For hundreds of years, intellectuals have been arguing about just war theory, attempting to determine how best to use it in thinking about contemporary war. But war is not what it used to be, and it is entirely unclear that scholars who wrote about the topic before the advent even of machine guns, much less airplanes, missiles, and nuclear, biological, and chemical weapons can offer us much guidance or enlightenment. Yet many scholars interested in war continue to frame their arguments in the terms of just war theory, nearly always paying what they regard as the customary deference to its early expositors, or "fathers," as many writers fondly refer to them. In recent decades, Michael Walzer has made this practice seem incumbent on "serious" scholars of war; his Just and Unjust Wars has since its publication in 1977 (New York: Basic Books) largely shaped the contours of debate about war among philosophers and political scientists.
There are no signs that this trend will abate any time soon because budding academics interested in the morality of war are essentially taught that its study is synonymous with that of just war theory. Alfred North Whitehead once remarked that all of Western philosophy has been but footnotes to Plato, and it would seem that the bulk of the writings of philosophers of war over the past thirty years has amounted to footnotes to Walzer. In the latter case, however, this tendency would seem to be largely a consequence of the modern structure of academia, where departments are filled with job-seeking graduate students and tenure-seeking professors. The progressive homogenization of many values-focused disciplines evinces the intellectual effects of this highly politicized structure nowhere more dramatically than in philosophy.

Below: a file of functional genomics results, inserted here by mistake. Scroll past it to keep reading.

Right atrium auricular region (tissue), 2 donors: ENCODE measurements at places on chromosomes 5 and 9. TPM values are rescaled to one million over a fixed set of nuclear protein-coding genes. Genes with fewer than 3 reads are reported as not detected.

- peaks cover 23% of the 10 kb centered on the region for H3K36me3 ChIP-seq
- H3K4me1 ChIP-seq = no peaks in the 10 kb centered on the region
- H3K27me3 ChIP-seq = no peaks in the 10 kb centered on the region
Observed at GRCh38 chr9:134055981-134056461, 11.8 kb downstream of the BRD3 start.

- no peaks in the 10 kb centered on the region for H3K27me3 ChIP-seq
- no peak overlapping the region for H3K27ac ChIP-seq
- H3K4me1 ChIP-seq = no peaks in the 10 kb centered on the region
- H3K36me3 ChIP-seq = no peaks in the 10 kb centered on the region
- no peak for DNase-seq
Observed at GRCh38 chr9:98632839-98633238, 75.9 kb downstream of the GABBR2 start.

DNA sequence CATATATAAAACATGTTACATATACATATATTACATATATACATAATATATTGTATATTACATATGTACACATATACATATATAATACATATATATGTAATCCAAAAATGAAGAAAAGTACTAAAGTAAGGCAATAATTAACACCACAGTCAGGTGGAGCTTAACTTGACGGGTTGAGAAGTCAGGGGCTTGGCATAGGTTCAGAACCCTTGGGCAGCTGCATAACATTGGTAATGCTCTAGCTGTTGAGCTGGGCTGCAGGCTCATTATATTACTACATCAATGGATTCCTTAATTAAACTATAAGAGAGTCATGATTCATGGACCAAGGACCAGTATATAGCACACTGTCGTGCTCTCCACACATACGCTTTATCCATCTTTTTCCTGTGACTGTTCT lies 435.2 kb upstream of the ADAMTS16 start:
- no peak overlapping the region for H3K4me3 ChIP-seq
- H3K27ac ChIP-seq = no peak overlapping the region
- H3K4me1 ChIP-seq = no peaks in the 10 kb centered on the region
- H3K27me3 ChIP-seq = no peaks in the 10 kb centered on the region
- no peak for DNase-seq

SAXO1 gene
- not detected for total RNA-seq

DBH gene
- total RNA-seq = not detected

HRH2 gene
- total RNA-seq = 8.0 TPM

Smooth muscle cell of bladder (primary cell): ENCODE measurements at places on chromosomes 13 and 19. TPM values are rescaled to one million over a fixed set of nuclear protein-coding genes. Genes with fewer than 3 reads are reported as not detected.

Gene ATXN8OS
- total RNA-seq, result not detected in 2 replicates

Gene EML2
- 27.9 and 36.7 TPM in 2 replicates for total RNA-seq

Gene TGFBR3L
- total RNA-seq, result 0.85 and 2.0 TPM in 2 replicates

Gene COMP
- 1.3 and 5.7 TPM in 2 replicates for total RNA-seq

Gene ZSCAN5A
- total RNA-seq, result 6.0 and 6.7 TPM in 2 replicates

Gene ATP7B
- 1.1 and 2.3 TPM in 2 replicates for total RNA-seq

A case in point, Larry May's recent edited collection, entitled not Just War Theory, but War, (1) begins with two chapters on the thought of sixteenth-century thinkers Francisco de Vitoria, Francisco Suarez, and Hugo Grotius, among others entirely ignorant of the practices that go by the name of war today. I do not deny that the work of such figures may have historical interest, but I am amazed by the amount of ink spilled and the number of trees felled in efforts to ascertain what sixteenth-century scholars thought about sixteenth-century war, which bears no resemblance to the practices carried out under the banner of just war theory today. In fact, I know of no other discipline--aside, of course, from history--that looks to thinkers who wrote five hundred (or more!) years ago for anything even approaching what might be regarded as knowledge about their discipline in the twenty-first century. What physicist, biologist, or economist looks to the sixteenth century for answers about the most pressing questions in his field today?
My complaint is not a mere expression of gratuitous irreverence; it involves a serious question: Have contemporary philosophers of war, trapped in a paradigm of the past, paralyzed themselves to the point of being incapable of contributing in any meaningful or constructive way to the resolution of the ever more vexing problems of contemporary war? Many scholars spend their time rehearsing the standard list of just war theory requirements and debating whether, according to their understanding of the list, this or that recent war (already waged) was just or unjust. This activity may be a fine way to while away one's hours, certainly no less noble than the occupation of a chess master or a professional poker player. Meanwhile, however, people continue tragically to be massacred on a regular basis while just war theorists sit around playing what is tantamount to an intellectual game.